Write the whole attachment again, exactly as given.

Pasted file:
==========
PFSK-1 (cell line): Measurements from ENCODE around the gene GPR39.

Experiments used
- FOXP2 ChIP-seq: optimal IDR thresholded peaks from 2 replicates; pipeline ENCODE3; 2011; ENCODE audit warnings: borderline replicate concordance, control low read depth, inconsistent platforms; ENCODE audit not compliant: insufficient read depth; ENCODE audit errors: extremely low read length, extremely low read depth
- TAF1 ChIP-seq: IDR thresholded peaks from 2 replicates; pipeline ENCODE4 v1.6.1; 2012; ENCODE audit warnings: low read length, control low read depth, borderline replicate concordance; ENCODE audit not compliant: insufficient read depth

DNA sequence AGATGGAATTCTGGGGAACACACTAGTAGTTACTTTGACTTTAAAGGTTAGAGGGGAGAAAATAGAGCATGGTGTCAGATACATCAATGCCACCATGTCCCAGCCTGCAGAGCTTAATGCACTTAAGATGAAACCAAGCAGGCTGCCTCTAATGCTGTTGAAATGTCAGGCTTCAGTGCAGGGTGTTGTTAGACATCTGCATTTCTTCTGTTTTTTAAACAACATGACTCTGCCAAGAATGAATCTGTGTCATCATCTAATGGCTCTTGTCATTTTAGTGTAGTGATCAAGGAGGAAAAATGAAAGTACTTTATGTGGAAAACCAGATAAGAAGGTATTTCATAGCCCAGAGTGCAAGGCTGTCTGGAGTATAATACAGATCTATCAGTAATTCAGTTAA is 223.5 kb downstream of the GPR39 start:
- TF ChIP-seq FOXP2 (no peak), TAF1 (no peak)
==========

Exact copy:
PFSK-1 (cell line): Measurements from ENCODE around the gene GPR39.

Experiments used
- FOXP2 ChIP-seq: optimal IDR thresholded peaks from 2 replicates; pipeline ENCODE3; 2011; ENCODE audit warnings: borderline replicate concordance, control low read depth, inconsistent platforms; ENCODE audit not compliant: insufficient read depth; ENCODE audit errors: extremely low read length, extremely low read depth
- TAF1 ChIP-seq: IDR thresholded peaks from 2 replicates; pipeline ENCODE4 v1.6.1; 2012; ENCODE audit warnings: low read length, control low read depth, borderline replicate concordance; ENCODE audit not compliant: insufficient read depth

DNA sequence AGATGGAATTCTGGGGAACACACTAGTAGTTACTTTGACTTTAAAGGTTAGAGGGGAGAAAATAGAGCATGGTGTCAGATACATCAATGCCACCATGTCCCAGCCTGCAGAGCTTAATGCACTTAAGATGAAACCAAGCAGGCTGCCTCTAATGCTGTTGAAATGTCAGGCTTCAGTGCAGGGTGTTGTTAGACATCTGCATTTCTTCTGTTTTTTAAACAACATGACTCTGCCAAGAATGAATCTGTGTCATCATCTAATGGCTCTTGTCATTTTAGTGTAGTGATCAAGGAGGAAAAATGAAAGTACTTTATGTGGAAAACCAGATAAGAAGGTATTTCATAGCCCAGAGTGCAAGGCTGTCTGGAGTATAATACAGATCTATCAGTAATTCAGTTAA is 223.5 kb downstream of the GPR39 start:
- TF ChIP-seq FOXP2 (no peak), TAF1 (no peak)